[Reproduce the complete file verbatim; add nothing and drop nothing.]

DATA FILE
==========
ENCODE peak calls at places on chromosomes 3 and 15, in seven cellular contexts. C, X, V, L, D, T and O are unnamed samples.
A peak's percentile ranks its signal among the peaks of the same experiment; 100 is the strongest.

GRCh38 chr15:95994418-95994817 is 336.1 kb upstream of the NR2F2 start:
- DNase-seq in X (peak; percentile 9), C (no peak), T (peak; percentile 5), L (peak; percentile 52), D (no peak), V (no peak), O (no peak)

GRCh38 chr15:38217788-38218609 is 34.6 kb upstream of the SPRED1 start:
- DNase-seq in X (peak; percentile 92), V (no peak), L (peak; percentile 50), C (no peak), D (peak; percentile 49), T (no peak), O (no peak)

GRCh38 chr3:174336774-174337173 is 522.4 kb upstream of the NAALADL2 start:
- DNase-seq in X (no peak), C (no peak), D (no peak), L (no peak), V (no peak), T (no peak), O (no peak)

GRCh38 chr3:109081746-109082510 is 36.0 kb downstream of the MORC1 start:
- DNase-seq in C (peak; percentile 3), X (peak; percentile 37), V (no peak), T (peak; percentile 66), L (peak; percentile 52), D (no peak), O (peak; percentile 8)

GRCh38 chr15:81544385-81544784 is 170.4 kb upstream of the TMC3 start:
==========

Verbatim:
ENCODE peak calls at places on chromosomes 3 and 15, in seven cellular contexts. C, X, V, L, D, T and O are unnamed samples.
A peak's percentile ranks its signal among the peaks of the same experiment; 100 is the strongest.

GRCh38 chr15:95994418-95994817 is 336.1 kb upstream of the NR2F2 start:
- DNase-seq in X (peak; percentile 9), C (no peak), T (peak; percentile 5), L (peak; percentile 52), D (no peak), V (no peak), O (no peak)

GRCh38 chr15:38217788-38218609 is 34.6 kb upstream of the SPRED1 start:
- DNase-seq in X (peak; percentile 92), V (no peak), L (peak; percentile 50), C (no peak), D (peak; percentile 49), T (no peak), O (no peak)

GRCh38 chr3:174336774-174337173 is 522.4 kb upstream of the NAALADL2 start:
- DNase-seq in X (no peak), C (no peak), D (no peak), L (no peak), V (no peak), T (no peak), O (no peak)

GRCh38 chr3:109081746-109082510 is 36.0 kb downstream of the MORC1 start:
- DNase-seq in C (peak; percentile 3), X (peak; percentile 37), V (no peak), T (peak; percentile 66), L (peak; percentile 52), D (no peak), O (peak; percentile 8)

GRCh38 chr15:81544385-81544784 is 170.4 kb upstream of the TMC3 start: